ZTTO V-BRAKE CALIPERS
Brake Pad Length:55mm
Material: Aluminum Alloy
Weight: 160g/a pair
LINEAR PULL BRAKE SERVICE
This article will discuss linear pull style brake rim calipers. Caliper attachment to the frame, pad adjustment to the rim, and pad centering and clearance will be reviewed.
CALIPERS AND PADS
Linear pull brakes are a variation of “cantilever brakes.” Each arm pivots on a frame fitting called a “braze-on.” Like cantilevers, the pivots are located below the rim. The cable housing stops at one arm and the bare cable continues to a pinch bolt on the other arm. Pulling the cable then pulls the arms and brake pads to the rim.
If you are mounting the calipers to the bike, grease the outside of the frame fitting. Use care not to get grease inside the threads of the fitting Use a mild thread lockers inside the threads of the braze-on unless the mounting bolt already has a thread locker applies.
There may be three different spring hole options in the frame fitting. The middle hole is the common best location for the spring end. Be sure both sides are in symmetrical holes.
Thread in the mounting bolt and secure to manufacturers recommend torque, typically 7–8Nm.
Most models of linear pull calipers use a threaded stud brake pad. The bolt holding the pad is sandwiched to the caliper arm by a series of convex and concave washers, creating a “ball-and-socket” system. This permits the pad face to be rotated in several planes relative to the rim braking surfaces and then locked in place.
THREADED-STUD PADS USE CURVED WASHERS TO ALIGN PAD FACE TO RIM.
Brake pads should be correctly adjusted for vertical height alignment, tangent alignment, vertical face alignment and pad toe. Not every brand or model of brake caliper has every adjustment, and sometimes you must simply compromise when setting pads.
VERTICAL HEIGHT: Linear pull pads should be set to the top edge of the rim braking surface, but never so high the pads would touch the tire. The linear pull the arms toward the rim on an arc coming down as they approach the rim. As the pads wear and thin, they tend to travel further down the braking surface of the rim. Beginning as high as safely possible allows for more wear as the pad thins.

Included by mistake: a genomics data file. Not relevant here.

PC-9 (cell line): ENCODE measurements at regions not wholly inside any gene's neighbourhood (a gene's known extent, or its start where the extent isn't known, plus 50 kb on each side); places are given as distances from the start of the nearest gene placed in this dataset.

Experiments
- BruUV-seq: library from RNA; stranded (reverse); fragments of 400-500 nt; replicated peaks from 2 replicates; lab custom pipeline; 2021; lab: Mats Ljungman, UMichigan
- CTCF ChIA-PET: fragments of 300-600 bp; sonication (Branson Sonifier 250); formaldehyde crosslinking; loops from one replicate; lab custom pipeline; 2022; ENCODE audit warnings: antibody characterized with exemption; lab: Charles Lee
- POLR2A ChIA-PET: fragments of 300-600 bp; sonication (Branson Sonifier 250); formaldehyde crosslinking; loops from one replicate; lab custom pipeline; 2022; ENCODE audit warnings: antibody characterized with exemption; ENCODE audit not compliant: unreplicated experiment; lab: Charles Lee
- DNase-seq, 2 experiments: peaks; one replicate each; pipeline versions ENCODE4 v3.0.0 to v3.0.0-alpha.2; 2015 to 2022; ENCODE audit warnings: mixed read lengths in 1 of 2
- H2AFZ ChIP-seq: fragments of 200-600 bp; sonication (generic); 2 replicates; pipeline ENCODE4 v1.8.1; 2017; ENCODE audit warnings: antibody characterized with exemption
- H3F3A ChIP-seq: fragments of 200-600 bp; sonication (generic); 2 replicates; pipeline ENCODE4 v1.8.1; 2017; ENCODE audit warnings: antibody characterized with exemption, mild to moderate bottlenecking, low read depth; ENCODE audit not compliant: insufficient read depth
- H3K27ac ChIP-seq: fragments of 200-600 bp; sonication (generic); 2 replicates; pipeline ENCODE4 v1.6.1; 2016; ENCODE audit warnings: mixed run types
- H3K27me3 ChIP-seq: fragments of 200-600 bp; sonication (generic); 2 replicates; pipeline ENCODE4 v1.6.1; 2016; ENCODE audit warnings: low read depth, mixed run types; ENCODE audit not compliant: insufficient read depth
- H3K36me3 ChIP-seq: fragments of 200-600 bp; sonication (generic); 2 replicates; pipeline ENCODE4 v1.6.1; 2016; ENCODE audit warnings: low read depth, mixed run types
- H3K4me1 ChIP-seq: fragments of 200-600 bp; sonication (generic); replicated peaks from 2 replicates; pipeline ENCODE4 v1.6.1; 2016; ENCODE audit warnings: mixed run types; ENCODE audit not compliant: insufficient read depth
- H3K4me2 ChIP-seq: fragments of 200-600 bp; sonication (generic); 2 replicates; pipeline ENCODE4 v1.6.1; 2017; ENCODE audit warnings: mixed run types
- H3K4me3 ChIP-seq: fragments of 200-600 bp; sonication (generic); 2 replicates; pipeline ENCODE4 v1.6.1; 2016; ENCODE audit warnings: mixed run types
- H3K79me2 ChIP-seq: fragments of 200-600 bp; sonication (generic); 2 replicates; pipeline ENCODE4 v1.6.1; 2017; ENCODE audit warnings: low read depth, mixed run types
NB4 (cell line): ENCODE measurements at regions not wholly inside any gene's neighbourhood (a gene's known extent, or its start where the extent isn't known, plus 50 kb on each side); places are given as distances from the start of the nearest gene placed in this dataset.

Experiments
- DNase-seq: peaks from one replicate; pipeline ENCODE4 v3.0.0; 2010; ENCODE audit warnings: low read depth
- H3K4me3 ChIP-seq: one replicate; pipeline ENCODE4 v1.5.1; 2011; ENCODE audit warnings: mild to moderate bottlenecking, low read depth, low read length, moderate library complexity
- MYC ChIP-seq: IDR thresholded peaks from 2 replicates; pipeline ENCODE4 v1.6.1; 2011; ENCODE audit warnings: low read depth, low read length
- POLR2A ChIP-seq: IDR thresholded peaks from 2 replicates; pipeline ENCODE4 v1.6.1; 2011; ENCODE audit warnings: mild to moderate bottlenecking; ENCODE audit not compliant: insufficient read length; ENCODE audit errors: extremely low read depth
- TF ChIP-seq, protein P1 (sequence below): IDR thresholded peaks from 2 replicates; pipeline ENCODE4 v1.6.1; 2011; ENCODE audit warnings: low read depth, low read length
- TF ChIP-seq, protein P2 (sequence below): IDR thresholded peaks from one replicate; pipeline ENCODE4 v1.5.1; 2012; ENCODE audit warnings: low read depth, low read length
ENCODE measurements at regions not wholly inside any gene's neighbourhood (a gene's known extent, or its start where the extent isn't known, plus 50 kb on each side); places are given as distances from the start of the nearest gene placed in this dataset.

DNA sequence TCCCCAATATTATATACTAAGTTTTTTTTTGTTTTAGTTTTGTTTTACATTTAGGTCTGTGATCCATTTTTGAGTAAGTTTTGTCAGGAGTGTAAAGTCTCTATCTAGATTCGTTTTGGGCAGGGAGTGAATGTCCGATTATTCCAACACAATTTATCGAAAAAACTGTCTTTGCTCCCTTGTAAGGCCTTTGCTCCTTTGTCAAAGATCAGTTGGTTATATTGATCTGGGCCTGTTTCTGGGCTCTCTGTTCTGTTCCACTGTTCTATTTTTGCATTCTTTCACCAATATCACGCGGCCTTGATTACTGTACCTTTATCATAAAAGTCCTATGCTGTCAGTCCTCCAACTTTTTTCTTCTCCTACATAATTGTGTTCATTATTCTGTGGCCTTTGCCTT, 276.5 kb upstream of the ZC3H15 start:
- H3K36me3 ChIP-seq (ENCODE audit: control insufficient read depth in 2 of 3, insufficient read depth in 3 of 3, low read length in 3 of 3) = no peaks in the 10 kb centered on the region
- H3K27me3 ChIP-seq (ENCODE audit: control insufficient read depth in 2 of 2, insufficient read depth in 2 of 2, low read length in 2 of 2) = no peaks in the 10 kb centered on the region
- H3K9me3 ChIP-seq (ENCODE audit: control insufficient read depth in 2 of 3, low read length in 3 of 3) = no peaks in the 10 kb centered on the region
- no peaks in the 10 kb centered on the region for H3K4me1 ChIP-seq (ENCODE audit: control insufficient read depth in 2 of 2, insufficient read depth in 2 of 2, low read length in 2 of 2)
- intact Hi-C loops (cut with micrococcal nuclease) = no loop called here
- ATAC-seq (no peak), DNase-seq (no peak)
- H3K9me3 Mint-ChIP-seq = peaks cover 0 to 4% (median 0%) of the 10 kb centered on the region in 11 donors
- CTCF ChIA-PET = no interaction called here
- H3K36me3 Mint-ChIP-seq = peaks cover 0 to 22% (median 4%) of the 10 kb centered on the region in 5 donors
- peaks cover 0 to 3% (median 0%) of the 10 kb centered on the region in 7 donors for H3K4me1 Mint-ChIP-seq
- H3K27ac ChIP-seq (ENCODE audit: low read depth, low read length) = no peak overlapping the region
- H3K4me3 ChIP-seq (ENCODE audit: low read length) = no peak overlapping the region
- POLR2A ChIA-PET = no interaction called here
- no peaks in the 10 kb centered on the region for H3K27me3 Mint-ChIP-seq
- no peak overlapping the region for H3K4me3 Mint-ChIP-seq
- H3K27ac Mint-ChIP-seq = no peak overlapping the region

TANGENT: This is the setting of the pad tilt. Viewed from the side, the front and back of the pad should be level to the rim. One side should not be higher or lower than the other side. Use care when tightening the pad fixing bolt and hold the brake pad to keep it from twisting.
VERTICAL FACE ALIGNMENT: This is the setting of the pad vertical surface relative to the rim vertical surface. The vertical face of the pad should be set parallel to the face of the braking surface.
TOE ADJUSTMENT: Toe is a pad setting that tends reduce brake squeal. If the bike does not squeal when used, then toe is not necessary.
FRONT OF PAD STRIKES RIM FIRST FOR “TOE”
For a brake to be toed, the pad is angled so the pad’s front edge strikes first. This reduces the tendency of the arms to flex back and forth, creating a harmonic resonance, which is the squeal heard during some braking.
Before setting pads, begin by double-checking that the wheel is adequately centered in the frame. If the wheel is moved from current position, pad alignment will be affected.
1. Loosen pad nut/bolt and lubricate curved washers and thread. Adjust one pad to the rim at a time.
2. If desired, install rubber band shim at back edge of pad. This helps to set the toe.
3. Push the caliper arm to the rim and view pad alignment. Align pad correctly in four positions.
o Set the pad’s vertical height on rim braking surface.
o Set the pad’s vertical face to be parallel to the rim’s face
o Set front and back edge of the pad to be level to the rim, so it is tangent to the rim.
o If toeing with a shim, set it so the front edge and back edge with rubber band should be touching the rim at same time.
4. Tighten pad nut and remove rubber band. Inspect pad alignment again.
5. Repeat alignment of other pad.
Attach the inner-wire to the brake caliper. Secure the wire fixing bolt. Squeeze the lever hard several times and set pad clearance at the lever for rider preference. If the brake feels tight, turn the barrel adjuster into the lever clockwise to loosen inner-wire tension. If the brake feels too loose, turn the barrel adjuster counter-clockwise to tighten inner-wire tension. If barrel adjuster is all the way engaged at lever and the brake lever is still too tight, loosen the inner-wire pinch bolt and allow the slack to feed through pinch plate. Tighten the pinch bolt and test again, doing final adjusting at brake lever barrel adjuster.
USE BARREL ADJUSTER TO SET TIGHTNESS OF PADS TO RIM.
Inspect the pad centering to rim. Use a set screw on sides of caliper to center pads to rim. Tighten the set screw on the arm with pad that is closest to rim. Inspect that pads are not rubbing tire. Readjust if necessary. Clean the rim surface and test ride bike.
USE CENTERING SCREWS TO MOVE ARMS AND CENTER PADS TO RIM.